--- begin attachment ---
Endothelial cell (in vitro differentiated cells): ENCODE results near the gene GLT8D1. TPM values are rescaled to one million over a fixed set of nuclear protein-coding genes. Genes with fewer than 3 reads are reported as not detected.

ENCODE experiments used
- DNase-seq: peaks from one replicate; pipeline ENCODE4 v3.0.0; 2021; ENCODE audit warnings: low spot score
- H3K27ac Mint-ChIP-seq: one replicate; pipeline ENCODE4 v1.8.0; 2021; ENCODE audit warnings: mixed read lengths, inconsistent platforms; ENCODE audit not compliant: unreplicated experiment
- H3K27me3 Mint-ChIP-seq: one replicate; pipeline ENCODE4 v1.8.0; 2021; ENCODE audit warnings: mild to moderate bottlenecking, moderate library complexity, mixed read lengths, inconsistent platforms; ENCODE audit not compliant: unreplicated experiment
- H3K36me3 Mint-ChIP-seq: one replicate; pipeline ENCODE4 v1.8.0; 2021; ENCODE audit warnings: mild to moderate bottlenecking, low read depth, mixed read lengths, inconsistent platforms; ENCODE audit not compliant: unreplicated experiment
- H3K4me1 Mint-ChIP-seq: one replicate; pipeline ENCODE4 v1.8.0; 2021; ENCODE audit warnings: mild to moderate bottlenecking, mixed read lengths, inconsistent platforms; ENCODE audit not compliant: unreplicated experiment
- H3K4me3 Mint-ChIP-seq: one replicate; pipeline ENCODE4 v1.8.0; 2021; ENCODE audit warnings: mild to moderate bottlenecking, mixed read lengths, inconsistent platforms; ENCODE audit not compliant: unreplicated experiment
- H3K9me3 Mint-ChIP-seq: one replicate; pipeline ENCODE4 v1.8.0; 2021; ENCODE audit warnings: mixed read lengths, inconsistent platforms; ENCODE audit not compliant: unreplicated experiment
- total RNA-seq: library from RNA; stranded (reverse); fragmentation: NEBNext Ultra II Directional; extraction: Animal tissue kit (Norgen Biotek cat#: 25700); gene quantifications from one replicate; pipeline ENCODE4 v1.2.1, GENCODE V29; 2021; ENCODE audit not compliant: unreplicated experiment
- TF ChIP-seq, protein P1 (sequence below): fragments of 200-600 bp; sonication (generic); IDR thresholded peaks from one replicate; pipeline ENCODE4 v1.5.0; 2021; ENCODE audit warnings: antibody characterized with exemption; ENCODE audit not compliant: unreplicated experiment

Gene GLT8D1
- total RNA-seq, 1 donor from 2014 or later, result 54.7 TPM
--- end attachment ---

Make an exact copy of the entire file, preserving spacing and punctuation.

Endothelial cell (in vitro differentiated cells): ENCODE results near the gene GLT8D1. TPM values are rescaled to one million over a fixed set of nuclear protein-coding genes. Genes with fewer than 3 reads are reported as not detected.

ENCODE experiments used
- DNase-seq: peaks from one replicate; pipeline ENCODE4 v3.0.0; 2021; ENCODE audit warnings: low spot score
- H3K27ac Mint-ChIP-seq: one replicate; pipeline ENCODE4 v1.8.0; 2021; ENCODE audit warnings: mixed read lengths, inconsistent platforms; ENCODE audit not compliant: unreplicated experiment
- H3K27me3 Mint-ChIP-seq: one replicate; pipeline ENCODE4 v1.8.0; 2021; ENCODE audit warnings: mild to moderate bottlenecking, moderate library complexity, mixed read lengths, inconsistent platforms; ENCODE audit not compliant: unreplicated experiment
- H3K36me3 Mint-ChIP-seq: one replicate; pipeline ENCODE4 v1.8.0; 2021; ENCODE audit warnings: mild to moderate bottlenecking, low read depth, mixed read lengths, inconsistent platforms; ENCODE audit not compliant: unreplicated experiment
- H3K4me1 Mint-ChIP-seq: one replicate; pipeline ENCODE4 v1.8.0; 2021; ENCODE audit warnings: mild to moderate bottlenecking, mixed read lengths, inconsistent platforms; ENCODE audit not compliant: unreplicated experiment
- H3K4me3 Mint-ChIP-seq: one replicate; pipeline ENCODE4 v1.8.0; 2021; ENCODE audit warnings: mild to moderate bottlenecking, mixed read lengths, inconsistent platforms; ENCODE audit not compliant: unreplicated experiment
- H3K9me3 Mint-ChIP-seq: one replicate; pipeline ENCODE4 v1.8.0; 2021; ENCODE audit warnings: mixed read lengths, inconsistent platforms; ENCODE audit not compliant: unreplicated experiment
- total RNA-seq: library from RNA; stranded (reverse); fragmentation: NEBNext Ultra II Directional; extraction: Animal tissue kit (Norgen Biotek cat#: 25700); gene quantifications from one replicate; pipeline ENCODE4 v1.2.1, GENCODE V29; 2021; ENCODE audit not compliant: unreplicated experiment
- TF ChIP-seq, protein P1 (sequence below): fragments of 200-600 bp; sonication (generic); IDR thresholded peaks from one replicate; pipeline ENCODE4 v1.5.0; 2021; ENCODE audit warnings: antibody characterized with exemption; ENCODE audit not compliant: unreplicated experiment

Gene GLT8D1
- total RNA-seq, 1 donor from 2014 or later, result 54.7 TPM